March 25, 2019

CT Congressional, State Delegates Stand United Against FRA Plan to Route High Speed Trains Through Old Lyme, Southeastern CT

Old Lyme First Selectwoman Bonnie Reemsnyder speaks at yesterday’s press conference. Photo by

At a press conference held yesterday at the Legislative Office Building in Hartford, U.S. Sen. Blumenthal, Rep. Courtney, state Department of Transportation Commissioner James P. Redeker, state legislators from the southeastern Connecticut shoreline and Old Lyme First Selectwoman Bonnie Reemsnyder stood united in their opposition to the Federal Railroad Authority’s Tier 1 Environmental Impact Statement (EIS) released yesterday.

The EIS includes the controversial Old Saybrook to Kenyon, R.I., bypass, which travels through Old Lyme, although in Blumenthal’s words, “the needle did move … the FRA backed off in terms of an aerial route,” and a modification has been made in that a tunnel is now proposed from Old Saybrook to Old Lyme — details of the precise route of the tunnel are unclear.  But Blumenthal continued, “A tunnel raises another whole set of questions … the [Connecticut River] estuary is one of the world’s treasures.”

Senator Richard Blumenthal addresses reporters at yesterday’s press conference. Photo by

At one point in the press conference, Senator Blumenthal held up a photo from the EIS report of the massive boring equipment that would be used to dig the tunnel commenting it would be used to destroy whole neighborhoods.

Blumenthal stressed time and again that the proposed plan is “DOA — dead on arrival,” because “the FRA statement made it crystal clear that the process migrates to Hartford now,” and “this plan is not ever going to pass muster,”  He clarified, “This is a plan with no funding,” indicating that if the state of Connecticut does not underwrite the cost of the proposed railroad in the state, it cannot proceed.

Reemsnyder spoke passionately of the effect that the proposed route would have on Old Lyme, saying, “It has the potential of devastating our community, despite all the communication [confirming expressing that opinion.]  She added regarding the new tunnel option, “We still have grave concerns [about that option], the [Connecticut River] estuary is one of the few in the world without industry … our residents have invested in the environment, giving their time, effort and money.” Reemsnyder acknowledged the support of all the state and town leaders standing with her noting, “I’m glad to see my colleagues behind me,” and stating firmly, “We will continue the fight.” She reminded the audience in conclusion, “This plan will only go forward when Connecticut wants it to go forward.”

Pointing out, “This report ignores the concerns of residents,” Senator Paul Formica (R-20th) said he planned on, “introducing legislation to prevent using Connecticut funds to fund this plan” until a “common sense and reasonable solution” is found. All speakers were in support of investing in Connecticut’s railroad but felt the current infrastructure should be upgraded rather than build new tracks, which would only create only marginal time savings for rail travelers.

State Rep. Devin Carney (R-23rd) noted, “This plan is like a black cloud hanging over the Town of Old Lyme,” and commented on the “disturbing aspect” of the plan in that the FRA, “decided to ram it through.”  In giving his support to Formica’s proposed legislation, Carney said firmly, “I stand with Senator Formica … shame on the FRA.”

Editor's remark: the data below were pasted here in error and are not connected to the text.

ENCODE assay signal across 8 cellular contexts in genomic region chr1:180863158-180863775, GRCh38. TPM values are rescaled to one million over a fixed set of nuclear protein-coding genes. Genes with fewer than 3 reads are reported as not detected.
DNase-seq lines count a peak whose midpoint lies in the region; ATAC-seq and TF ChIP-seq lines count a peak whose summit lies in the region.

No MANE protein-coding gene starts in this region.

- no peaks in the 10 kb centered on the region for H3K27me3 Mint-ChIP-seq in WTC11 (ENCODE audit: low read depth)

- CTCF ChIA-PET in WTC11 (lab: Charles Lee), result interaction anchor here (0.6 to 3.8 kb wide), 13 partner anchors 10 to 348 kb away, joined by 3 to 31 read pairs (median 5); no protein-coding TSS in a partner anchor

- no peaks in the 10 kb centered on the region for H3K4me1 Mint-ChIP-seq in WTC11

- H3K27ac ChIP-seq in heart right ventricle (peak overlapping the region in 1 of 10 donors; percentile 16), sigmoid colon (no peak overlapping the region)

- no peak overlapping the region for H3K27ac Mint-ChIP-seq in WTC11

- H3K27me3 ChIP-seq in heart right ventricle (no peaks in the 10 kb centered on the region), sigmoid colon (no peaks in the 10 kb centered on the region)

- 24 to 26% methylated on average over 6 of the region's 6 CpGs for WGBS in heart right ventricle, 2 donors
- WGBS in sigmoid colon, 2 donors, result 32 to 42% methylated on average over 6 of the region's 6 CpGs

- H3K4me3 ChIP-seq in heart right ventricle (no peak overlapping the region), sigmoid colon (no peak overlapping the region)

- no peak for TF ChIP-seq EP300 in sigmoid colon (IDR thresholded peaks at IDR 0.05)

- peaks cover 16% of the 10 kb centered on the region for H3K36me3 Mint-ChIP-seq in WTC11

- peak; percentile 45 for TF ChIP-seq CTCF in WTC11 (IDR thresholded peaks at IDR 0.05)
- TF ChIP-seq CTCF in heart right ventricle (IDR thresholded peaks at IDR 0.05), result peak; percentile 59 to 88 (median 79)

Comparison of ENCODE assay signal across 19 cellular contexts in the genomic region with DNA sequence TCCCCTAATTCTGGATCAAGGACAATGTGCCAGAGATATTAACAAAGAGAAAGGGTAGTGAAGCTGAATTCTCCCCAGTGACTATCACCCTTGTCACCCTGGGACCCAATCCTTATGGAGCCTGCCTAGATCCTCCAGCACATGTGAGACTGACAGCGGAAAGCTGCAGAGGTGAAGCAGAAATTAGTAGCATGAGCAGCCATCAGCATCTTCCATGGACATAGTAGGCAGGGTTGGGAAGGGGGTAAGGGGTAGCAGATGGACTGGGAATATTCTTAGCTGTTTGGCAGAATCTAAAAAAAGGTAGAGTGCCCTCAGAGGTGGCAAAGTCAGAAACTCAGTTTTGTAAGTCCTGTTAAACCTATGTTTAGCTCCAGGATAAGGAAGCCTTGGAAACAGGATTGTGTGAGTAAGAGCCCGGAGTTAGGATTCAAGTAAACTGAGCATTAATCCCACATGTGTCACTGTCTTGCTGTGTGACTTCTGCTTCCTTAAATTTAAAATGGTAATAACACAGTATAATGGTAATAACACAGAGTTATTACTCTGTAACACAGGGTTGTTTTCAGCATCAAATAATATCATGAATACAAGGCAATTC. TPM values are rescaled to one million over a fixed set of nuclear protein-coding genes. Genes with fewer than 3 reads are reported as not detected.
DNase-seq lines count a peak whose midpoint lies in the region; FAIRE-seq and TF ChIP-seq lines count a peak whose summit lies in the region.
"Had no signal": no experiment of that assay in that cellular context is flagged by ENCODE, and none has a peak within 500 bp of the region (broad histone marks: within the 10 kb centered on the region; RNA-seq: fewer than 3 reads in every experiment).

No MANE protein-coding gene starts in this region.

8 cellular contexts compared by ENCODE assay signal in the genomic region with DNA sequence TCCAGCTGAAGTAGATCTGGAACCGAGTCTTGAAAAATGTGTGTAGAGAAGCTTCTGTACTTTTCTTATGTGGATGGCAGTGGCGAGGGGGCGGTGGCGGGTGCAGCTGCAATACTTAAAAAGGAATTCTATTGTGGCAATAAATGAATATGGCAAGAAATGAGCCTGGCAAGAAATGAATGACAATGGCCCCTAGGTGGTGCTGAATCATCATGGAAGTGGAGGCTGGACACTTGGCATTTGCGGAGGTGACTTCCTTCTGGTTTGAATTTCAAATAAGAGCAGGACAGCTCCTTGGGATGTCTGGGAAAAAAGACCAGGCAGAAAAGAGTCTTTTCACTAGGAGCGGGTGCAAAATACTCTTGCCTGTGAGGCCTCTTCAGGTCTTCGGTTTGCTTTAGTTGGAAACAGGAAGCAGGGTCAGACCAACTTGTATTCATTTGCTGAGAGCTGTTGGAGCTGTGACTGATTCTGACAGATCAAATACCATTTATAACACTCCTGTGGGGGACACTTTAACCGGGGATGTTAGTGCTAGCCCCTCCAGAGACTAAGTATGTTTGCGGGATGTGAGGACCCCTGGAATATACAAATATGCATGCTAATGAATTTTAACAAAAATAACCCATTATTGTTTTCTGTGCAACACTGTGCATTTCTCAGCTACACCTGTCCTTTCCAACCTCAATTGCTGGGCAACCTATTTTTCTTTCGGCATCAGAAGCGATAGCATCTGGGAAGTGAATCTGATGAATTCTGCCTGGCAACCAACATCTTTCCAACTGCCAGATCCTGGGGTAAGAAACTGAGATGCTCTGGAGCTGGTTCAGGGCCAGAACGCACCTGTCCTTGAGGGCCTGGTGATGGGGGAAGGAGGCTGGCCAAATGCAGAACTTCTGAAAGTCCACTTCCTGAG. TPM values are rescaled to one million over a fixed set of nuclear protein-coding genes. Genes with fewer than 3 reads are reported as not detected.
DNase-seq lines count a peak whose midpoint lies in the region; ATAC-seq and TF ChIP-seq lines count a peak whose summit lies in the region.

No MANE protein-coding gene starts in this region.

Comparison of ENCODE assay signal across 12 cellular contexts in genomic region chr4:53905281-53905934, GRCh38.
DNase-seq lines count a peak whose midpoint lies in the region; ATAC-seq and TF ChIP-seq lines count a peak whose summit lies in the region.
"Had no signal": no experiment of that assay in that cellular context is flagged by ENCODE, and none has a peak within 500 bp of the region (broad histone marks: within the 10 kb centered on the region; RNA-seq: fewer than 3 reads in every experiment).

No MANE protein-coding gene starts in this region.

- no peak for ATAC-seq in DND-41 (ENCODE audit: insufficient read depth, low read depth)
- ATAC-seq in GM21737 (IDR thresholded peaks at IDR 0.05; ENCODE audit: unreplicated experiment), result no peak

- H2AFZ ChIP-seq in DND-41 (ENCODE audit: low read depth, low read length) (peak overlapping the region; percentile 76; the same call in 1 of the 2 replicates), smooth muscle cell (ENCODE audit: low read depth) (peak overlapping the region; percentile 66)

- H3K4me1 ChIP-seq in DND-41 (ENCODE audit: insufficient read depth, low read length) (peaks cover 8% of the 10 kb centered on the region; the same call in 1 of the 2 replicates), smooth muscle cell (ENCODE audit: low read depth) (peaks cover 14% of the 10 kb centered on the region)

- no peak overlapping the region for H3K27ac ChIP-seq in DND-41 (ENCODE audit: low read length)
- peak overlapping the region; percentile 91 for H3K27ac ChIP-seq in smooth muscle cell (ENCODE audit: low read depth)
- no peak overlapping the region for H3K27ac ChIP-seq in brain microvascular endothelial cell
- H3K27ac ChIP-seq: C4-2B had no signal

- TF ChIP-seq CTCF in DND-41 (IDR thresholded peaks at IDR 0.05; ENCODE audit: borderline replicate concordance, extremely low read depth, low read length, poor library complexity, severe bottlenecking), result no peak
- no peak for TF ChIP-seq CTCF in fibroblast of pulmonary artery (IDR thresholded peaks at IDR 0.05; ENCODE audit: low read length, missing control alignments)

Gregory Stroud, Executive Director of — the non-profit “organizing and educating the public to protect Southeastern Connecticut and the Lower Connecticut River Valley” — was encouraged by Formica’s proposed legislation, commenting by email, “If there is a bright side to the news today, it is that State Rep. Devin Carney and State Sen. Paul Formica have taken exactly the right tack, proposing legislation to block funding for the Kenyon to Saybrook bypass if it fails to garner local support. It’s a concrete step that hits directly at the weakness of the plan, and helps turn vague
assurances into concrete legal hurdles. It’s important legislation. It deserves bipartisan support, and we hope that
Governor Malloy will stand up for southeastern Connecticut and lend his support.”

CT Department of Transportation Commissioner James Redeker addresses media representatives at the press conference in the State Legislative Building. Photo by

Click here to view a video of the press conference

We thank our friends at for sending us their photos from the press conference. Click here to read a report of the press conference by Christine Stuart of and published Dec. 16.

Click here to read a commentary by on yesterday’s announcement, which includes some very important information about the fact that the FRA finalized this proposed route over a year ago. To quote from SECoast’s blog post, “… The plan released yesterday is the same plan we uncovered through the Freedom of Information Act in late June. It includes the same finalized maps and documents we uncovered in early September. This is the same plan that CT DOT Commissioner James Redeker discussed with staff, Federal Railroad Administration and David Carol of Parsons Brinckerhoff days after the close of public comment on February 16. Remember, in an interview with the Connecticut Mirror, CT DOT Public Transportation chief Richard Andreski admitted that this same plan, unchanged, was chosen all the way back in November 2015 prior to public comment …”  Read the full post at this link.

View the FRA’s map of the proposed route at this link; Old Lyme is on Map Sheet 18, which is at page 30/71.

A report by Kimberly Drelich published by The Day Dec. 17 is at this link.

A report by Don Stacom published by the Hartford Courant Dec. 16 is at this link.


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